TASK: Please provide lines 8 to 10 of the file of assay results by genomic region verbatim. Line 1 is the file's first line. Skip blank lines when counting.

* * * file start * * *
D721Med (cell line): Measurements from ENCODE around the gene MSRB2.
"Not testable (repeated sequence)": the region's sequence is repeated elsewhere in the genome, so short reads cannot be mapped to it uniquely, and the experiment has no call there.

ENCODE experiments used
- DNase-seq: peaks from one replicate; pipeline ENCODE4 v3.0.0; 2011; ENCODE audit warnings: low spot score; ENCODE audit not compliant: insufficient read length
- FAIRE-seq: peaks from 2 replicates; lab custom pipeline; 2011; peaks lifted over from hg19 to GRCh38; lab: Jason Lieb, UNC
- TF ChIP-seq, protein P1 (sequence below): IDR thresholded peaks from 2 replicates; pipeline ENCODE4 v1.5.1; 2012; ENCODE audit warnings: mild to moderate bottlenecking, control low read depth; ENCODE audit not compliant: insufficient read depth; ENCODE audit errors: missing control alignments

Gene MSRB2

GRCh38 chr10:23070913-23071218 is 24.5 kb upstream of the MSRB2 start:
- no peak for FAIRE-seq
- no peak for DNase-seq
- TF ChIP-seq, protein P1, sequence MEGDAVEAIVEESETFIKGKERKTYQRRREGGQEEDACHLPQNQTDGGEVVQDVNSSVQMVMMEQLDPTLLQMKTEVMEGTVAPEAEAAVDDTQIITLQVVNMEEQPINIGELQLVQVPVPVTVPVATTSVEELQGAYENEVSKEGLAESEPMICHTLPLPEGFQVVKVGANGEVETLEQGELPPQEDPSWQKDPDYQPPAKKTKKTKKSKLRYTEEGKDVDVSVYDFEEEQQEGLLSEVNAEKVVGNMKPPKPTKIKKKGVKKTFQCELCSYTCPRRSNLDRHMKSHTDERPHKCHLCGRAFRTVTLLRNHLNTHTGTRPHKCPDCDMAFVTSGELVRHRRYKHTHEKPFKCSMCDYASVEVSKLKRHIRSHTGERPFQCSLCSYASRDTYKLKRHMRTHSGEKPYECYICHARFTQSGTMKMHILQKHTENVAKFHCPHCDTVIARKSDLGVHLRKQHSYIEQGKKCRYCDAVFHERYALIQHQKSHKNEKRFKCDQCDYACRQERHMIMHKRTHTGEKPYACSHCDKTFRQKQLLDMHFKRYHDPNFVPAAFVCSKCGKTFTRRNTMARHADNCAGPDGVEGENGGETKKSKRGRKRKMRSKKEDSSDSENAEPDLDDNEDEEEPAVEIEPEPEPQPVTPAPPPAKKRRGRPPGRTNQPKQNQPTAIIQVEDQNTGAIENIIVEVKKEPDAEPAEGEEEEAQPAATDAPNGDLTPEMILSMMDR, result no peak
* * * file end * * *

GRCh38 chr10:23070913-23071218 is 24.5 kb upstream of the MSRB2 start:
- no peak for FAIRE-seq
- no peak for DNase-seq